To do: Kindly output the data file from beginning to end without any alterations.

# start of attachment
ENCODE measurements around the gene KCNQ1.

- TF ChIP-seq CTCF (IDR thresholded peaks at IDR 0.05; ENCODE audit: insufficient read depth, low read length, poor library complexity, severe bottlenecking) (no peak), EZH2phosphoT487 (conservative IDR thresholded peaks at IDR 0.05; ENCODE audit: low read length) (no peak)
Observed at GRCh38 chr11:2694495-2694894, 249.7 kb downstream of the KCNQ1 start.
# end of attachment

ENCODE measurements around the gene KCNQ1.

- TF ChIP-seq CTCF (IDR thresholded peaks at IDR 0.05; ENCODE audit: insufficient read depth, low read length, poor library complexity, severe bottlenecking) (no peak), EZH2phosphoT487 (conservative IDR thresholded peaks at IDR 0.05; ENCODE audit: low read length) (no peak)
Observed at GRCh38 chr11:2694495-2694894, 249.7 kb downstream of the KCNQ1 start.